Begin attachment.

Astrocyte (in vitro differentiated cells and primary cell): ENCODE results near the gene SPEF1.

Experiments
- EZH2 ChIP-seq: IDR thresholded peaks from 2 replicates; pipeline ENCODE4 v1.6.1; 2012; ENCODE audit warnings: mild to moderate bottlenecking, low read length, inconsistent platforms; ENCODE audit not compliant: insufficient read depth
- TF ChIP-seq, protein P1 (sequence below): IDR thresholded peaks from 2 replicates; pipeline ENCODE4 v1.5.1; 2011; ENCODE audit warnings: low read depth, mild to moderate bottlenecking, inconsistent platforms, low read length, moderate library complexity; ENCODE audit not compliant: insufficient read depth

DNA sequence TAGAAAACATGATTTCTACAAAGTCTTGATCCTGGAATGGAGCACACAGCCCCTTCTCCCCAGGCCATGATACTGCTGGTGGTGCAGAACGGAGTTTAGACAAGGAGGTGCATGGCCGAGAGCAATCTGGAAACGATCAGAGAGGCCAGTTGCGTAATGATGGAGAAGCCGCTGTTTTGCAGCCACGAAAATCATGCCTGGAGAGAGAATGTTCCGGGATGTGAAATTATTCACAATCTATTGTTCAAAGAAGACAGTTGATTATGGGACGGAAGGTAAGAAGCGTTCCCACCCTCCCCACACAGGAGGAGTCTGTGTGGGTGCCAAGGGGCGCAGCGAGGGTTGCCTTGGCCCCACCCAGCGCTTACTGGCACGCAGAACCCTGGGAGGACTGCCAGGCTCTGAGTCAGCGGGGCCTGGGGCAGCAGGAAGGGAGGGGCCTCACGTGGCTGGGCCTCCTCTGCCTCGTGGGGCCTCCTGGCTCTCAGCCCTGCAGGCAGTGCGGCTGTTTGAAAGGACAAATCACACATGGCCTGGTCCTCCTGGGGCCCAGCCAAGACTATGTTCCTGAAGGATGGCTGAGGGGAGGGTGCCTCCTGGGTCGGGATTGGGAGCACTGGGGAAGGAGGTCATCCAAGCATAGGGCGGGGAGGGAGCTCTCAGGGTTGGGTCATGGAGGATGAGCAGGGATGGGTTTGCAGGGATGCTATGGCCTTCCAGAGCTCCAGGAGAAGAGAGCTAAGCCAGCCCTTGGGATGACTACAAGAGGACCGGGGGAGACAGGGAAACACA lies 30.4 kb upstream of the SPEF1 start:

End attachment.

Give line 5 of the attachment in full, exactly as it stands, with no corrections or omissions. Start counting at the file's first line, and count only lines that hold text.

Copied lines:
DNA sequence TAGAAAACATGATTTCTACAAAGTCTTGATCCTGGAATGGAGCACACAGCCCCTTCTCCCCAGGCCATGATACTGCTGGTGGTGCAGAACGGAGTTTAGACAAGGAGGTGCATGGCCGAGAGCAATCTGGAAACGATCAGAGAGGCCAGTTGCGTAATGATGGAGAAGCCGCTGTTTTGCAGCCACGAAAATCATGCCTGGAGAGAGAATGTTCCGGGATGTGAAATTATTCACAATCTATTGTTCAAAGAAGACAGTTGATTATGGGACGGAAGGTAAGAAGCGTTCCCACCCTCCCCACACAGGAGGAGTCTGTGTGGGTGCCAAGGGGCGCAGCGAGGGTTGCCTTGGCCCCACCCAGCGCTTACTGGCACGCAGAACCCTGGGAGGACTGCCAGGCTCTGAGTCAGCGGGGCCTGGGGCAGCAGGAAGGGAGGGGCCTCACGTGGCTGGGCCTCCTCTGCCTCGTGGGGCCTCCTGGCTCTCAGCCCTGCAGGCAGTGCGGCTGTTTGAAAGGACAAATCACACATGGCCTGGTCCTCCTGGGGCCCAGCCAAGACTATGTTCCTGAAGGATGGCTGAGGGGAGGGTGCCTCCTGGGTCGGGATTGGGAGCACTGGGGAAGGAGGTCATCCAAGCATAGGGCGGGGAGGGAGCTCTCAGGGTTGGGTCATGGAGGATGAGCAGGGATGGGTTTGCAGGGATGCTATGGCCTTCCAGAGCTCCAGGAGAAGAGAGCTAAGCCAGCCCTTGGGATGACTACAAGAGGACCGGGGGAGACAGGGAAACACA lies 30.4 kb upstream of the SPEF1 start: